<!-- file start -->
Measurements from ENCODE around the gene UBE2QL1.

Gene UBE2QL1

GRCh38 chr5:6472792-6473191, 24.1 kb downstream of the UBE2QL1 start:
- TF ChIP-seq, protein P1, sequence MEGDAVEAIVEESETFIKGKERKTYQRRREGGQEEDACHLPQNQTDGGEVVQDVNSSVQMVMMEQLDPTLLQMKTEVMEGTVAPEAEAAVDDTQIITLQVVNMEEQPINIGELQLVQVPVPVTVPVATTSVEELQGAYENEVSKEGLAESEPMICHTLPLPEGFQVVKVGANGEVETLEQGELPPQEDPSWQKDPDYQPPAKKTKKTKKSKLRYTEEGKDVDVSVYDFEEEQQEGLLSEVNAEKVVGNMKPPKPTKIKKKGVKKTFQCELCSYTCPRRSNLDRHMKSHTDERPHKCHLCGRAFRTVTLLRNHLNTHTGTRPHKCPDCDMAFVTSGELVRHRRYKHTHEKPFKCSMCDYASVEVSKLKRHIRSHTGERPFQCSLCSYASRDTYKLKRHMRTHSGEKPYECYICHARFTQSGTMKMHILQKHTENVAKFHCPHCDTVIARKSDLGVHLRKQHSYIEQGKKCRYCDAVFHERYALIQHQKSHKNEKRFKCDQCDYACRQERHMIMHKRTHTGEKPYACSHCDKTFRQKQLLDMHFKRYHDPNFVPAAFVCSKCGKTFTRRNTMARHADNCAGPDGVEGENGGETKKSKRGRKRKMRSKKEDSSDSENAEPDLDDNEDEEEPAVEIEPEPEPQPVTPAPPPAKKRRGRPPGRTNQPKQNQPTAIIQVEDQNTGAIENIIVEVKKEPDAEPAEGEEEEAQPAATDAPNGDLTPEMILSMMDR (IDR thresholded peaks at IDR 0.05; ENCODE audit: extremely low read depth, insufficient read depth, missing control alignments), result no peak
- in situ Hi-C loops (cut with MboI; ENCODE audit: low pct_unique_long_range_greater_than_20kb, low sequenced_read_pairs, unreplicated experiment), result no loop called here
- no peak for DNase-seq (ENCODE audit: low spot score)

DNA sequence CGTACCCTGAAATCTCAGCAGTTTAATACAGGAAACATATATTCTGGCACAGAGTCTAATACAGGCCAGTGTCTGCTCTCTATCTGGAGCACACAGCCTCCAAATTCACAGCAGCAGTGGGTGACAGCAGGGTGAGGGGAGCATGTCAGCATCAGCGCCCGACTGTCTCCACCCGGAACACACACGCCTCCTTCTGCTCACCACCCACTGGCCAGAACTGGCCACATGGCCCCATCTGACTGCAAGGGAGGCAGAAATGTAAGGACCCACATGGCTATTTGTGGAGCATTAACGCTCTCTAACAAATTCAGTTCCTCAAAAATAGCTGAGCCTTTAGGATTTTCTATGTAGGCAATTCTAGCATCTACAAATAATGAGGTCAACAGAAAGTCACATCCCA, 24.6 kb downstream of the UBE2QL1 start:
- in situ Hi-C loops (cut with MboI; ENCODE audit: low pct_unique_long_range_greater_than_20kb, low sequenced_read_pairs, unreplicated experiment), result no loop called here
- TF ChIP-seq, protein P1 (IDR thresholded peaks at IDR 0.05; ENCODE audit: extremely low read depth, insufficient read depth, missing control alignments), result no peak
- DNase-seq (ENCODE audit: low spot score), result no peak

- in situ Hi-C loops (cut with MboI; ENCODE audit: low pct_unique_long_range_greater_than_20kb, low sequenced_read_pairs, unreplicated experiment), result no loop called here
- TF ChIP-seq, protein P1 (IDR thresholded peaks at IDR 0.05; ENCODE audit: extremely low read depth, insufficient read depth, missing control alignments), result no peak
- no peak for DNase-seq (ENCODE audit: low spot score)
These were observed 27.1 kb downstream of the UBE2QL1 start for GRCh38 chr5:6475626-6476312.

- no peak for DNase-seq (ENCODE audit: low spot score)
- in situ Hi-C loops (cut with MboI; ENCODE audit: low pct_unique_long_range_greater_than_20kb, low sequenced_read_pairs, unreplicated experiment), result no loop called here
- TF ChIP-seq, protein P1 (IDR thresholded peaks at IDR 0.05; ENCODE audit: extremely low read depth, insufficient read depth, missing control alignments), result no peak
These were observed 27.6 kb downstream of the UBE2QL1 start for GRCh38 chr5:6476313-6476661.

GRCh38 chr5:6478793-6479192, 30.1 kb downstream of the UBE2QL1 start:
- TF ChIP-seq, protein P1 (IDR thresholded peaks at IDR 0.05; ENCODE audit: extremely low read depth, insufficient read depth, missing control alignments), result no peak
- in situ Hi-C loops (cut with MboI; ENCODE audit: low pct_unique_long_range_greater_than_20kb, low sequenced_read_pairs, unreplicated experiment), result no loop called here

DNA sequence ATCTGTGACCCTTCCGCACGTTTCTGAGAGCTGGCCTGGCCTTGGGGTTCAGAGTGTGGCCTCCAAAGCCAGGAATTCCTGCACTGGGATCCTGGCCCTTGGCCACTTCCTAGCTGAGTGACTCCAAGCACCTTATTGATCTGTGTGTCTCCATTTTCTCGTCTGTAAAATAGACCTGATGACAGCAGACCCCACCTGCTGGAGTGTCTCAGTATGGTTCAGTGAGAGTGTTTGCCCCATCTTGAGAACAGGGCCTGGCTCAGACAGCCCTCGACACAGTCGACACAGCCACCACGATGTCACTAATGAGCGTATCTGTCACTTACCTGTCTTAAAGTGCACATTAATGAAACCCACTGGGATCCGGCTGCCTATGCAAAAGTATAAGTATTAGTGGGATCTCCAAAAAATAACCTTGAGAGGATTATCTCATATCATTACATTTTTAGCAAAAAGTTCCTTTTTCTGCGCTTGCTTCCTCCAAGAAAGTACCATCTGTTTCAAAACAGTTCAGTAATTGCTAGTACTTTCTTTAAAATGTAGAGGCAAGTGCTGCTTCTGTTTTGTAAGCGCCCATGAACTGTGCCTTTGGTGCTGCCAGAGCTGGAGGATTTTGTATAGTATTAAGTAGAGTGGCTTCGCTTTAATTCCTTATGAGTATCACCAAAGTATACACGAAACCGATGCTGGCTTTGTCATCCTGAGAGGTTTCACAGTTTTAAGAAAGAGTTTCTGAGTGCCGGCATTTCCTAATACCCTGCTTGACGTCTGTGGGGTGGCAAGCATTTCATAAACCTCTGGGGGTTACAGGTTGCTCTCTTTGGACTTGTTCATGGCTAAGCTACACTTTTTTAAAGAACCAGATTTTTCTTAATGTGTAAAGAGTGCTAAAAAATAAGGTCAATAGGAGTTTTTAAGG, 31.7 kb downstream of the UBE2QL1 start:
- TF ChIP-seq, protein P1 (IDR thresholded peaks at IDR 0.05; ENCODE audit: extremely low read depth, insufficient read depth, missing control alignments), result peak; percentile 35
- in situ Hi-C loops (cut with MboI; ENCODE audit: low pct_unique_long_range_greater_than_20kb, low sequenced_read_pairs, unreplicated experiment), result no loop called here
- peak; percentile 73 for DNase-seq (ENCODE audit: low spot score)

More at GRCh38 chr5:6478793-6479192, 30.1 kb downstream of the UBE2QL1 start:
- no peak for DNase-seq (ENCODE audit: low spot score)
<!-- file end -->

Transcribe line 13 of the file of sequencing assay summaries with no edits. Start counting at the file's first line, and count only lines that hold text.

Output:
- no peak for DNase-seq (ENCODE audit: low spot score)